When I was a kid, almost every vacation involved driving for 24 hours from Saskatchewan to central British Columbia. We came for the scenery – mountains, icy blue lakes, and Bedrock City in Kelowna (why they would close that place I’ll never know). We also came for a few other reasons, namely salmon, blackberries, and peaches. Oh and throw a few apples in there and you’ve got a nice pile of souvenirs for people from the prairies.
Fast forward to today – after living in Vancouver for 13 years, I still think that British Columbia is a beautiful place to be, and I’ve become quite the expert of local cuisine. I don’t always necessarily have the skill to cook it, but I definitely like to eat it.
With such diverse culture in B.C., we have access to raspberry fields forever, freshly caught fish, and some downhome treats that are not only unique, they’re downright delicious.
This week on Shelly’s Friday Favourites, we’re taking a look at Westcoast Cuisine. Here are a few recipes that are uniquely B.C.:
This easy no-bake treat is a staple at my house during Christmas. Named after the city of Nanaimo, the earliest confirmed recipe for these bars showed up in a local cookbook in 1953. If you ever visit Nanaimo, the cookbook is on display at the Nanaimo museum.
Use a square pan like the Cuisinart 9” Square Cake Pan for best results.
For bottom layer:
1/2 cup European-style cultured unsalted butter
1/4 cup sugar
5 tablespoons cocoa
1 egg, beaten
1-1/4 cups graham cracker crumbs
1/2 cup finely chopped almonds
1 cup toasted coconut
For middle layer:
1/2 cup unsalted butter
2 tablespoons plus 2 teaspoons cream
2 tablespoons instant vanilla pudding mix
2 cups powdered sugar
For top layer:
4 ounces semi-sweet chocolate
2 tablespoons European-style cultured unsalted butter
- Make the bottom layer: Melt first 3 ingredients in top of double boiler. Add egg and stir to cook and thicken. Remove from heat. Stir in crumbs, coconut, and nuts. Press firmly into an ungreased 8″ x 8″ pan.
- Make the middle layer: Cream butter, cream, custard powder, and icing sugar together well. Beat until light. With an offset spatula, spread over bottom layer in pan.
- Make top layer: Melt chocolate and butter over low heat. Cool. Once cool but still liquid, pour over second layer and chill in refrigerator, using offset spatula to distribute layer evenly. Once hardened, cut into small bars.
Makes roughly 16 2″x2″ squares.
B.C. Asparagus and Smoke Salmon Sald with Chive Vinaigrette
British Columbians are fortunate that we can find freshly caught salmon almost anywhere we shop. Although salmon tastes amazing just grilled on the BBQ, this recipe is a sure hit if you ever have guests over.
For best results, pick up a non-stick frying pan like the Paderno Ceramic Non-Stick Frying Pan.
1 tablespoon white wine vinegar ( 15 mL)
1/2 teaspoon Dijon mustard ( 2 mL)
1/4 teaspoon salt ( 1 mL)
1/3 cup olive oil ( 75 mL)
2 tablespoons snipped chives ( 30 mL)
1 bunch thin asparagus
8 cups mesclun ( 2 L)
12 slices smoked salmon, preferably B.C. wild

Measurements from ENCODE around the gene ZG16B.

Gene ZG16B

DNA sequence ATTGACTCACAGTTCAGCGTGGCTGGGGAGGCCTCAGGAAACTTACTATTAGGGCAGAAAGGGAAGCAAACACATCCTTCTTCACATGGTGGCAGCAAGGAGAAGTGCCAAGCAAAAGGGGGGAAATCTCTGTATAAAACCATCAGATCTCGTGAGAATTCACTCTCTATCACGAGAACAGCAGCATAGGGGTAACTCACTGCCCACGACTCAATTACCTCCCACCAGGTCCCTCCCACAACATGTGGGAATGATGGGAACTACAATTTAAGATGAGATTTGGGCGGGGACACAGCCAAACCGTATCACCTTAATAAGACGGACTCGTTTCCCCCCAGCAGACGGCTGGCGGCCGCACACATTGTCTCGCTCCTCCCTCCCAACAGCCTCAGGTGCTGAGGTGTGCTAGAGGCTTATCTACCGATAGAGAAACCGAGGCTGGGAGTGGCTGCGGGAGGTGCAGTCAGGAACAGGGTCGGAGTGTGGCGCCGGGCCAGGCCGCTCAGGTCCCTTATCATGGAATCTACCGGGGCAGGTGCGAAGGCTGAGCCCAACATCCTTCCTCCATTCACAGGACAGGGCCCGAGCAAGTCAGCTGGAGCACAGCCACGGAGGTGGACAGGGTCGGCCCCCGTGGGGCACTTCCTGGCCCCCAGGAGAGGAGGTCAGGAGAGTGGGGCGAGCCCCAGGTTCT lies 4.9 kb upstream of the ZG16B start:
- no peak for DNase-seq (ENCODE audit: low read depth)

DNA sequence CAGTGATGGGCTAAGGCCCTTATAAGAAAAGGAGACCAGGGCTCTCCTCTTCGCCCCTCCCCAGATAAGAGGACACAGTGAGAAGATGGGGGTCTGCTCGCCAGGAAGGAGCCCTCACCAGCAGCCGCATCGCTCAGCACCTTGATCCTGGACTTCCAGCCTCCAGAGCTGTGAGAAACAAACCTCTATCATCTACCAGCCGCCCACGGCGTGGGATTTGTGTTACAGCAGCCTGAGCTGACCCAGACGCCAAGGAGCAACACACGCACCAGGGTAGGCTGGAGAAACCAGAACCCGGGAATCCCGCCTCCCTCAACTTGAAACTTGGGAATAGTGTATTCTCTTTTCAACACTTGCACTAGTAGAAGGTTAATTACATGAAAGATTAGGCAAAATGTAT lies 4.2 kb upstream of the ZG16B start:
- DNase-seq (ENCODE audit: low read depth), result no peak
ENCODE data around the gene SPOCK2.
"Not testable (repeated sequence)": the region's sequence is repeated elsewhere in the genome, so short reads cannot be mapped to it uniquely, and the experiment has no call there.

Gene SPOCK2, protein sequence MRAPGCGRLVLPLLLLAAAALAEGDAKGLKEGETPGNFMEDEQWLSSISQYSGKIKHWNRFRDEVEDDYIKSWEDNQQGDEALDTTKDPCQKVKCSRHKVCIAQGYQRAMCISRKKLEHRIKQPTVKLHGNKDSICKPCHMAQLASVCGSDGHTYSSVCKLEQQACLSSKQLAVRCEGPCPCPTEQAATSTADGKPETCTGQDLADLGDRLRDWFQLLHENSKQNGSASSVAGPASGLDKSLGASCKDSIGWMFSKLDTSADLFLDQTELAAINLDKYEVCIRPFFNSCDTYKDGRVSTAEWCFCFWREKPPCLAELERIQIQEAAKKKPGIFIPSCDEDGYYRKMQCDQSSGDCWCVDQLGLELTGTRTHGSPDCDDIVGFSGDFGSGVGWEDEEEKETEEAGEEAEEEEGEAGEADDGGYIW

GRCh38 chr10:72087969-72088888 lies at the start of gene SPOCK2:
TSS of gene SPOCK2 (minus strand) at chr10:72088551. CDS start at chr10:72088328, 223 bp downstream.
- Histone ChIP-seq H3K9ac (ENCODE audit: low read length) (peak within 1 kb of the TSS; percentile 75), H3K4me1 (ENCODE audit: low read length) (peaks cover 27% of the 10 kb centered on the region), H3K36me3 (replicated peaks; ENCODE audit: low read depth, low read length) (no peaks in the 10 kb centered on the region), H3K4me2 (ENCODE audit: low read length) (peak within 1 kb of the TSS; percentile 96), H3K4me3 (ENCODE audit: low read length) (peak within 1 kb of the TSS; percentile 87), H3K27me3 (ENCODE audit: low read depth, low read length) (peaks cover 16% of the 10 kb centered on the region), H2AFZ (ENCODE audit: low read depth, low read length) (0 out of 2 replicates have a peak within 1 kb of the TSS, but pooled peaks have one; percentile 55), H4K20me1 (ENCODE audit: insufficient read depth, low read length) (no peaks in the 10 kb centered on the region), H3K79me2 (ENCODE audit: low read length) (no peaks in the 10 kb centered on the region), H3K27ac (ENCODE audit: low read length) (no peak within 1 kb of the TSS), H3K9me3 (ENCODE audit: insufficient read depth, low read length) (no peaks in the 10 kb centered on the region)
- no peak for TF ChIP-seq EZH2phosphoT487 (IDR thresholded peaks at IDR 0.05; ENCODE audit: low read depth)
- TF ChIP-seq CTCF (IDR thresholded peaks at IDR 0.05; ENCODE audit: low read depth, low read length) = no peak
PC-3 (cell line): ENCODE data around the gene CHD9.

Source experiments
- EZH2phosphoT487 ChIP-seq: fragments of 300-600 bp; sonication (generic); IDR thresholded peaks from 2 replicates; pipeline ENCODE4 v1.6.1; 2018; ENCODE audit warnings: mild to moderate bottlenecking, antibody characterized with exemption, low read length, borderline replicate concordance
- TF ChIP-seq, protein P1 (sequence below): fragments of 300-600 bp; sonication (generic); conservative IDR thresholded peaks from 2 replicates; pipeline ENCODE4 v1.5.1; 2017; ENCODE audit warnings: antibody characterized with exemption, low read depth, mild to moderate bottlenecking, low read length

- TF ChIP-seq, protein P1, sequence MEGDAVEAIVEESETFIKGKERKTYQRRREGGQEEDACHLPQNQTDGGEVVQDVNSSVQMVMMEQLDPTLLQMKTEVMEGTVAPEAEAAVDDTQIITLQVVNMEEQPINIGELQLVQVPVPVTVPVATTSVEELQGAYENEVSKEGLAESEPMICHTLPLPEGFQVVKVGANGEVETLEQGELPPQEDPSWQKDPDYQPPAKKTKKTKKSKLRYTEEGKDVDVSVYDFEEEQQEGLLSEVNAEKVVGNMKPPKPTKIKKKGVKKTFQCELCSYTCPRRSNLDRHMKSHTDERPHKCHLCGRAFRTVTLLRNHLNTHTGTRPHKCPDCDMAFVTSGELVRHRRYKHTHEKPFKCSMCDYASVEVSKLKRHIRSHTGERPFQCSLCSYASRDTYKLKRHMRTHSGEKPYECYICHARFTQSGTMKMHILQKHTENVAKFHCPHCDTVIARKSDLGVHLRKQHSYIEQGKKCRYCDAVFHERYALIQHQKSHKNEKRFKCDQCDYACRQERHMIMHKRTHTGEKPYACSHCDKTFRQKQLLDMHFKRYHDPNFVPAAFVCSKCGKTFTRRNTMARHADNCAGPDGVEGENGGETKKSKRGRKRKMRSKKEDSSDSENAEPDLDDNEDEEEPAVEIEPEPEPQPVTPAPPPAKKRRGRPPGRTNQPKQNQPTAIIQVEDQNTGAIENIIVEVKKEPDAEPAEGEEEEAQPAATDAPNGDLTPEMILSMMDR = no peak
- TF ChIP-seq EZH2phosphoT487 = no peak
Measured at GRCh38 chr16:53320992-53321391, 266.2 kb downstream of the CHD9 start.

- Partially fill a large frying pan with water. Bring to a boil over high heat.
- Fill a bowl with ice water.
- In a small bowl, whisk vinegar with Dijon and salt. Whisk in oil. Add chives. Snap off and discard tough ends of asparagus.
- Slip asparagus into boiling water. Cook until tender-crisp, 2 to 3 minutes. Drain. Plunge into ice water. When cool, drain. Pat dry with paper towels.
- Place greens on salad plates. Top with a few asparagus spears. Loosely fold salmon over spears. Drizzle dressing over the top.
B.C. Blackberry Cobbler
Where I live, if I want blackberries I can just walk down the street and pick them straight off the nearest shrub. They grow so plentifully that people have to cut them back or they’ll take over, and if you know where to look you can find blackberries that are bigger than a medium sized strawberry.
This cobbler takes full advantage of fresh blackberries, and looks gorgeous served in glass bowls.
- 6 cups blackberries
- 3/4 cup white sugar
- 4 tbsp corn starch
- 1 tsp lemon juice
- butter to grease baking dishes
1 cup flour
1/4 cup sugar
2 tsp baking powder
1/2 tsp salt
3 tbsp cold butter
1/2 cup buttermilk (if you don’t have buttermilk make a sour milk using 1/2 cup milk and 2 tsp vinegar)
Allow topping to sit for several minutes and give a stir, and then add to ingredients.
- Place berries in a glass bowl. Add other filling ingredients and stir gently to mix. Set aside.
- Heat oven to 425ºF.
- Measure dry ingredients for topping together. Cut in cold butter until fine. Using a fork stir in milk and mix until everything is incorporated, but don’t over mix.
- Grease baking dishes well with butter. Divide berry mixture into baking dishes or put it all into one dish. Heat in microwave for 5 minutes, stirring between.
- Drop mounds of topping over warmed berry mixture and place in pre heated oven immediately.
- Bake for 20-25 minutes. The dough will rise and take on a nice golden brown colour.
- Serve warm with ice cream.
If you live on the Westcoast or have a trip planned soon, be sure to try one or two of these uniquely British Columbia recipes.
Next week on Shelly’s Friday Favourites we’ll be talking Prairie cuisine! If you have a favourite central Canadian recipe, be sure to share.